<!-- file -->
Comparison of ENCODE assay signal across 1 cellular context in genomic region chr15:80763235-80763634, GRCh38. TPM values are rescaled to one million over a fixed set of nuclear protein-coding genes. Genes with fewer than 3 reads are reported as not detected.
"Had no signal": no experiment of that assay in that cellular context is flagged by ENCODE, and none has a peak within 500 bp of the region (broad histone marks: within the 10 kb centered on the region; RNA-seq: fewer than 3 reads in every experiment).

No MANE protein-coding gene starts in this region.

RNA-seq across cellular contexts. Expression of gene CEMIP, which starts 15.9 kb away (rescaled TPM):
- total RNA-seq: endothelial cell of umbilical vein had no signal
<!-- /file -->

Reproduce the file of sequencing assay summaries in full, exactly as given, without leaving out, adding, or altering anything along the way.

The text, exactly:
Comparison of ENCODE assay signal across 1 cellular context in genomic region chr15:80763235-80763634, GRCh38. TPM values are rescaled to one million over a fixed set of nuclear protein-coding genes. Genes with fewer than 3 reads are reported as not detected.
"Had no signal": no experiment of that assay in that cellular context is flagged by ENCODE, and none has a peak within 500 bp of the region (broad histone marks: within the 10 kb centered on the region; RNA-seq: fewer than 3 reads in every experiment).

No MANE protein-coding gene starts in this region.

RNA-seq across cellular contexts. Expression of gene CEMIP, which starts 15.9 kb away (rescaled TPM):
- total RNA-seq: endothelial cell of umbilical vein had no signal